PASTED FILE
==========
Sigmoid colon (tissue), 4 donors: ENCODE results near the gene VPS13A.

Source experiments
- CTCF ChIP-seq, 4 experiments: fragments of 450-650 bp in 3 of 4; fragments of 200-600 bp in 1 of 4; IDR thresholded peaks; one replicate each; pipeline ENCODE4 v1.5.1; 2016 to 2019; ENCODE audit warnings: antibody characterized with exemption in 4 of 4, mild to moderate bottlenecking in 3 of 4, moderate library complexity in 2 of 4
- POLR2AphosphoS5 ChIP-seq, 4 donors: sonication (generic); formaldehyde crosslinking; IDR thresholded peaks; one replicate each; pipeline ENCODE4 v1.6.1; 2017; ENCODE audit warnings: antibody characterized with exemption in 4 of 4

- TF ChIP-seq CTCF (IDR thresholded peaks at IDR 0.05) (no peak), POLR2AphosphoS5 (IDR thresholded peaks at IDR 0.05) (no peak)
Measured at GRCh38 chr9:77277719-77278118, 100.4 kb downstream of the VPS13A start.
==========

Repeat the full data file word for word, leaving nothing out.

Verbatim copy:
Sigmoid colon (tissue), 4 donors: ENCODE results near the gene VPS13A.

Source experiments
- CTCF ChIP-seq, 4 experiments: fragments of 450-650 bp in 3 of 4; fragments of 200-600 bp in 1 of 4; IDR thresholded peaks; one replicate each; pipeline ENCODE4 v1.5.1; 2016 to 2019; ENCODE audit warnings: antibody characterized with exemption in 4 of 4, mild to moderate bottlenecking in 3 of 4, moderate library complexity in 2 of 4
- POLR2AphosphoS5 ChIP-seq, 4 donors: sonication (generic); formaldehyde crosslinking; IDR thresholded peaks; one replicate each; pipeline ENCODE4 v1.6.1; 2017; ENCODE audit warnings: antibody characterized with exemption in 4 of 4

- TF ChIP-seq CTCF (IDR thresholded peaks at IDR 0.05) (no peak), POLR2AphosphoS5 (IDR thresholded peaks at IDR 0.05) (no peak)
Measured at GRCh38 chr9:77277719-77278118, 100.4 kb downstream of the VPS13A start.